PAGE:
We checked in on Stifel recently as well. While the firm no longer inhabits the 99th percentile, it's still sporting a respectable 76.60 CAPS rating, thanks to savvy picks such as:

Company

Stifel Said:

CAPS Says:

Stifel's Pick Beating S&P By:

KBR (NYSE:KBR)

Outperform

****

58 points

Juniper Networks (NASDAQ:JNPR)

Outperform

***

53 points

More important than the analysts' records in general, though, are their records on AS&E in particular. Stanford's performance in this regard seems mixed. It initiated coverage with a sell rating in August 2006, only to upgrade the stock three days later (beating the market by 5 percentage points in three days!), and then upgrade it further in October 2006 -- and downgrade it again at some point subsequently.

Stifel's record is better -- and clearer. Stifel initiated coverage of AS&E in March 2007, and through all of the stock's ups and downs, Stifel's pick is beating the market by 8 percentage points.

And Roth has the best track record of all on AS&E. Recommending the stock from August 2006 through July 2007, Roth racked up a whopping 27 points' worth of market outperformance.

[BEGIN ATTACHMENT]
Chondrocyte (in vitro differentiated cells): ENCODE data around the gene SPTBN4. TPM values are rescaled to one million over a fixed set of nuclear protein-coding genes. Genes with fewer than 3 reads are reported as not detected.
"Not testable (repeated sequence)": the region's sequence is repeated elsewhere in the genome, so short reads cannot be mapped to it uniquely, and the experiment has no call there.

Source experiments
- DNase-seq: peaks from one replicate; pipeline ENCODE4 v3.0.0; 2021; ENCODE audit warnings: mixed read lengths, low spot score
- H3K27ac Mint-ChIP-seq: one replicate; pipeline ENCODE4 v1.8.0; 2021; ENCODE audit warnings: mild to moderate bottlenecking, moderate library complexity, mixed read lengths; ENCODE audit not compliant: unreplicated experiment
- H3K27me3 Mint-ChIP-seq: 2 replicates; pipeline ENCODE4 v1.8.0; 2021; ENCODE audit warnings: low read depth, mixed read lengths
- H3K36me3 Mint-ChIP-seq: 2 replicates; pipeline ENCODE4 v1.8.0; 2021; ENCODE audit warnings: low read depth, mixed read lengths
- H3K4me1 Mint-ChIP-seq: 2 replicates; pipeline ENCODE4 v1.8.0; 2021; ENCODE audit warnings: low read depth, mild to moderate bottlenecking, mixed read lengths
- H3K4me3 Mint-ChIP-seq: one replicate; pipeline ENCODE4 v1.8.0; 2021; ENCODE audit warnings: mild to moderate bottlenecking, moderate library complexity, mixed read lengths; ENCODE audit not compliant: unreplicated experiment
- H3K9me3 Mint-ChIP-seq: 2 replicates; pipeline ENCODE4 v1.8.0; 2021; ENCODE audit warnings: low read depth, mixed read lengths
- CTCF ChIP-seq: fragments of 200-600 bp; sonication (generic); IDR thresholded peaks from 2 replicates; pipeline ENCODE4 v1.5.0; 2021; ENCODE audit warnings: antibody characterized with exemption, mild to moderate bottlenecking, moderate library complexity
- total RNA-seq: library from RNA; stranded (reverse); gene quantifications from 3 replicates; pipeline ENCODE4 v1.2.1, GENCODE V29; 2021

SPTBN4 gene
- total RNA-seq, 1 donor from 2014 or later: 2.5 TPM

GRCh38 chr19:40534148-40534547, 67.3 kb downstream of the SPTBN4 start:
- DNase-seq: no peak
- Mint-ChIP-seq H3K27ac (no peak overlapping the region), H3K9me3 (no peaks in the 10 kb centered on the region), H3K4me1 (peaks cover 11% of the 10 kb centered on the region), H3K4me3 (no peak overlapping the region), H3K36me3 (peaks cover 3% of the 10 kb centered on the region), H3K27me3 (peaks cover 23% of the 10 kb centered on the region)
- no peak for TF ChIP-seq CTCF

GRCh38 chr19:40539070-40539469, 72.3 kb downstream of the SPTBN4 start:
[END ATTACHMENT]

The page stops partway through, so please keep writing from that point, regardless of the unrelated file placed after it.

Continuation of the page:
Foolish takeaway
I'm not big on short-term trading, but for those who enjoy the sport, I imagine that Stanford's performance in August 2006 merits a round of applause. As for the other analysts, well, their records speak for themselves. Jefferies is an all-around talented stock picker, while both Roth and Stifel look to be long-term investors with a good feel for AS&E in particular. In all, I'd say the analysts in AS&E's corner today bode well for the stock.

Find out whether the hypergrowth investors at Motley Fool Rule Breakers agree. Take a free trial of the service, and learn whether AS&E makes the grade for Rule Breakers' "Best Buys Now" list.

Fool contributor Rich Smith owns shares of American Science & Engineering. You can find him on CAPS, publicly pontificating under the handle TMFDitty, where he's ranked No. 793 out of more than 75,000 players. The Fool has a disclosure policy.